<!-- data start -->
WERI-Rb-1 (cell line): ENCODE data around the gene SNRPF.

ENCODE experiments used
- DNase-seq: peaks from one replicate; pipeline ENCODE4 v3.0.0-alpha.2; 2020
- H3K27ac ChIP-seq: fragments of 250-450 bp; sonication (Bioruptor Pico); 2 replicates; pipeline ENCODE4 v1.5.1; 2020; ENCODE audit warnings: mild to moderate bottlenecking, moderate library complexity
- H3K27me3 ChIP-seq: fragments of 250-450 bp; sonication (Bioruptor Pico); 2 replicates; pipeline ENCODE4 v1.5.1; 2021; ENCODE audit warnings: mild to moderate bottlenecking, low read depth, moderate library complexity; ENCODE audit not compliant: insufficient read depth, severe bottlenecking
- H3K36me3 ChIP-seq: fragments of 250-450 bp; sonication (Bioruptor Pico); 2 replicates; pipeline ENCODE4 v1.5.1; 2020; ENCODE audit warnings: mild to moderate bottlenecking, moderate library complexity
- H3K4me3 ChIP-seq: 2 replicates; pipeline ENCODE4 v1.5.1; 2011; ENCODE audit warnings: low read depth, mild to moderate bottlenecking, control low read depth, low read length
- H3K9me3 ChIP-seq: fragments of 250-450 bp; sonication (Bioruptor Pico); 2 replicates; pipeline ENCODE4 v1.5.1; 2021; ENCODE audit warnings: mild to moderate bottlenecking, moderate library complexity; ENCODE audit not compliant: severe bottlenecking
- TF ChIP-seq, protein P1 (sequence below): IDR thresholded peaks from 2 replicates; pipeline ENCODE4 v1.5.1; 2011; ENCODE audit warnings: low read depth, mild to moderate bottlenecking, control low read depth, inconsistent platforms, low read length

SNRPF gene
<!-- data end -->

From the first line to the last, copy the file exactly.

WERI-Rb-1 (cell line): ENCODE data around the gene SNRPF.

ENCODE experiments used
- DNase-seq: peaks from one replicate; pipeline ENCODE4 v3.0.0-alpha.2; 2020
- H3K27ac ChIP-seq: fragments of 250-450 bp; sonication (Bioruptor Pico); 2 replicates; pipeline ENCODE4 v1.5.1; 2020; ENCODE audit warnings: mild to moderate bottlenecking, moderate library complexity
- H3K27me3 ChIP-seq: fragments of 250-450 bp; sonication (Bioruptor Pico); 2 replicates; pipeline ENCODE4 v1.5.1; 2021; ENCODE audit warnings: mild to moderate bottlenecking, low read depth, moderate library complexity; ENCODE audit not compliant: insufficient read depth, severe bottlenecking
- H3K36me3 ChIP-seq: fragments of 250-450 bp; sonication (Bioruptor Pico); 2 replicates; pipeline ENCODE4 v1.5.1; 2020; ENCODE audit warnings: mild to moderate bottlenecking, moderate library complexity
- H3K4me3 ChIP-seq: 2 replicates; pipeline ENCODE4 v1.5.1; 2011; ENCODE audit warnings: low read depth, mild to moderate bottlenecking, control low read depth, low read length
- H3K9me3 ChIP-seq: fragments of 250-450 bp; sonication (Bioruptor Pico); 2 replicates; pipeline ENCODE4 v1.5.1; 2021; ENCODE audit warnings: mild to moderate bottlenecking, moderate library complexity; ENCODE audit not compliant: severe bottlenecking
- TF ChIP-seq, protein P1 (sequence below): IDR thresholded peaks from 2 replicates; pipeline ENCODE4 v1.5.1; 2011; ENCODE audit warnings: low read depth, mild to moderate bottlenecking, control low read depth, inconsistent platforms, low read length

SNRPF gene